The constitution prohibits religious discrimination, stipulates individuals are free to profess and practice their religion, and does not designate a state religion. Registration is required for religious groups to have legal status. Debate among religious groups and lawmakers about how best to regulate religious practices continued during the year; the government and interfaith leaders continued work on a proposed regulatory framework that would ensure religious rights and deconflict policies, particularly those regarding elementary and secondary education. There were reports of uneven enforcement and implementation in schools across the country of a government directive requiring schools to respect students’ religious practices. This was illustrated by the widely publicized case of Wesley Girls’ School, which was ordered by the government to permit Muslim students to fast during Ramadan. President Nana Akufo-Addo moved forward with plans for an interdenominational national Christian cathedral, and government officials solicited public support for the project, while opposition to the proposal continued. The government continued to issue and revise directives for COVID-19 protocols for public events, including religious gatherings, which could not exceed two hours and had to be held in open spaces. Religious leaders generally expressed appreciation that the government consulted with religious institutions on those measures, and most Christian and Muslim leaders advised their communities to follow the directives. Some small, independent churches, however, continued to complain that the ban on large gatherings and the time limits on church and mosque religious activities infringed upon religious liberties.
According to nongovernmental organization (NGO) International Christian Concern, three members of a prayer ministry in Kumasi were wounded when armed assailants attacked their all-night prayer service on February 6. Muslim and Christian leaders continued to emphasize the importance of religious freedom and tolerance and reported communication and coordination among themselves on a wide array of matters. Religious institutions played a key role in providing vulnerable citizens a social safety net, including during the COVID-19 pandemic.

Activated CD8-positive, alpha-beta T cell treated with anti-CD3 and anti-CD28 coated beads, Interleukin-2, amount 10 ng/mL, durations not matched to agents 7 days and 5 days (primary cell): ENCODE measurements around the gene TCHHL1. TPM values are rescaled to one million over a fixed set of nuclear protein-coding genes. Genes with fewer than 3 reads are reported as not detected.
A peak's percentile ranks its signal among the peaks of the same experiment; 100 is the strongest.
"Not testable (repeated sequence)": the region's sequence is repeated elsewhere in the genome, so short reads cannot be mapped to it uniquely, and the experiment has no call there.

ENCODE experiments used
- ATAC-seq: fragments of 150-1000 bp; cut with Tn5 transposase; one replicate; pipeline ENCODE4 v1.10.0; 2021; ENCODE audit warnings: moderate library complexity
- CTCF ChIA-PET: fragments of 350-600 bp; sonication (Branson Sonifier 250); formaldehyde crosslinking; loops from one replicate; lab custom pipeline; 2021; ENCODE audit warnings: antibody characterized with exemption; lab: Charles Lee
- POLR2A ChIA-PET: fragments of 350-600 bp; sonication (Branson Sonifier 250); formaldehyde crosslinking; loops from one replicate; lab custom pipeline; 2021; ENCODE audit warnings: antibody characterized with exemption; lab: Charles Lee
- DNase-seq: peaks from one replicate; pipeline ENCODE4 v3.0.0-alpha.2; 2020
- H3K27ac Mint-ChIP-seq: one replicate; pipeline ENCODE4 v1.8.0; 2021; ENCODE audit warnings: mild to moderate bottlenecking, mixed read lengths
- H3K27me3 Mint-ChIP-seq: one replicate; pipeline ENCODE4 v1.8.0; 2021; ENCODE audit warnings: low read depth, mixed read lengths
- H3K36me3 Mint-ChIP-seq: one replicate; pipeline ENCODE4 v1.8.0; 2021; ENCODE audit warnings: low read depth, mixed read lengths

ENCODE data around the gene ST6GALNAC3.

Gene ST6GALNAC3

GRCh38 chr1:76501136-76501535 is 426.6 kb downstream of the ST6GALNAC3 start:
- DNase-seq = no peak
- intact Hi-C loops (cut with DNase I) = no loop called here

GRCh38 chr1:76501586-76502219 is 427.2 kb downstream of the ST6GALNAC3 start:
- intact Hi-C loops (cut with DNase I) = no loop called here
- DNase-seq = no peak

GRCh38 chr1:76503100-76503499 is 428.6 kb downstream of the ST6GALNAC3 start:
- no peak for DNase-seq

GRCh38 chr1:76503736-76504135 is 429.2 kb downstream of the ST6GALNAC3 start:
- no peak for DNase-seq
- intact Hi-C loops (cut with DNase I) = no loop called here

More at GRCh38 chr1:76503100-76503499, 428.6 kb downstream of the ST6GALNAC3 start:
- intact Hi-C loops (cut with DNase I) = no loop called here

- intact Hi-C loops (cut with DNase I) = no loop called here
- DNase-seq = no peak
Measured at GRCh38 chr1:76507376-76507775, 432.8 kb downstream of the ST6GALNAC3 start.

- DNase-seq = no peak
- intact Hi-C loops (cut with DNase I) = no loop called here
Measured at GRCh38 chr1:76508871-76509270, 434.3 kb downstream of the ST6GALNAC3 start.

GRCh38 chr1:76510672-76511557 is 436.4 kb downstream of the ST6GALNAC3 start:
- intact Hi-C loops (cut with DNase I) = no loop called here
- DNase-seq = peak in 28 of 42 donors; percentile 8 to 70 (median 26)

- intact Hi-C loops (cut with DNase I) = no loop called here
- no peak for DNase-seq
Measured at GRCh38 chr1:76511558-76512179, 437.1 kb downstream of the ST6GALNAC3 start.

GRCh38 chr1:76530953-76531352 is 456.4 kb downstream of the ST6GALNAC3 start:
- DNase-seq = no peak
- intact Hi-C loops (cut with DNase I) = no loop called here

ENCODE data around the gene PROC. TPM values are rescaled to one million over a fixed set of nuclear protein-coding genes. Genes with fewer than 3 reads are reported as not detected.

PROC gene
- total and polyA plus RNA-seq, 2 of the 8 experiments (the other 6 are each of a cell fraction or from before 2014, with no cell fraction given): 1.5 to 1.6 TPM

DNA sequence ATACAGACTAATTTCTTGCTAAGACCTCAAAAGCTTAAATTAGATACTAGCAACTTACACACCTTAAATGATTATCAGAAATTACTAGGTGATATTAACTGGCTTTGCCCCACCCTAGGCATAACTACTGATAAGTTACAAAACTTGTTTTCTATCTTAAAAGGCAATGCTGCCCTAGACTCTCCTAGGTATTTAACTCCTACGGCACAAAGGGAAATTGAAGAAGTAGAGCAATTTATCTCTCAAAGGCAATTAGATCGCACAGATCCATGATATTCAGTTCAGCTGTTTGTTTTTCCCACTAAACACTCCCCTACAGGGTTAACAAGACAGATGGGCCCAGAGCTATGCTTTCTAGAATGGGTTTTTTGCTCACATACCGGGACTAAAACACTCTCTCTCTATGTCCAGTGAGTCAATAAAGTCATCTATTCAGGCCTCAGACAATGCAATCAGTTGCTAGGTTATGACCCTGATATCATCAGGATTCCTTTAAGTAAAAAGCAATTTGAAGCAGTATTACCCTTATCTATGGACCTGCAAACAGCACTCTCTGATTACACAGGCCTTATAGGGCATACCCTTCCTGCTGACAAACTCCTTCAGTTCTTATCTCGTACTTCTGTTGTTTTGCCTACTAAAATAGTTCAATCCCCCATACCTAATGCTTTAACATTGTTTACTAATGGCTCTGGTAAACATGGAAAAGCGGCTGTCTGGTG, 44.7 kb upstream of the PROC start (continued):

U.S. embassy representatives discussed with government officials the importance of mutual understanding, religious tolerance, and respect for all religious groups. Embassy officers discussed religious freedom and tolerance with religious leaders, including engagement with the National Peace Council and Regional Peace Councils, whose governing councils included prominent religious leaders. In May, the Ambassador encouraged religious freedom and interfaith harmony in a social media post marking Eid al-Fitr. In July, the Ambassador made Eid al-Adha donations to the National Chief Imam.
Section I. Religious Demography
The U.S. government estimates the total population at 32.4 million (midyear 2021). According to the 2010 government census (the most recent available with this data), approximately 71 percent of the population is Christian, 18 percent is Muslim, 5 percent adheres to indigenous or animistic religious beliefs, and 6 percent belongs to other religious groups or has no religious beliefs. Smaller religious groups include Baha’is, Buddhists, Jews, Hindus, and followers of Shintoism, Eckankar, and Rastafarianism.
Christian denominations include Roman Catholic, Methodist, Anglican, Mennonite, Presbyterian, Evangelical Presbyterian Church, African Methodist Episcopal Zion, Christian Methodist Episcopal, Evangelical Lutheran, Eden Revival Church International, The Church of Jesus Christ of Latter-day Saints, Seventh-day Adventist, Pentecostal, Baptist, Eastern Orthodox, African independent churches, the Society of Friends, and numerous nondenominational Christian groups, including charismatic churches.
Muslim communities include Sunnis, Ahmadiyya, Shia, and Sufis (Tijaniyyah and Qadiriyya orders).
Many individuals who identify as Christian or Muslim also practice some aspects of indigenous beliefs. There are syncretic groups that combine elements of Christianity or Islam with traditional beliefs. Zetahil, a belief system unique to the country, combines elements of Christianity and Islam.
There is no significant link between ethnicity and religion, but geography is often associated with religious identity. Christians reside throughout the country; the majority of Muslims reside in the northern regions and in the urban centers of Accra, Kumasi, and Sekondi-Takoradi. Most followers of traditional religious beliefs reside in rural areas.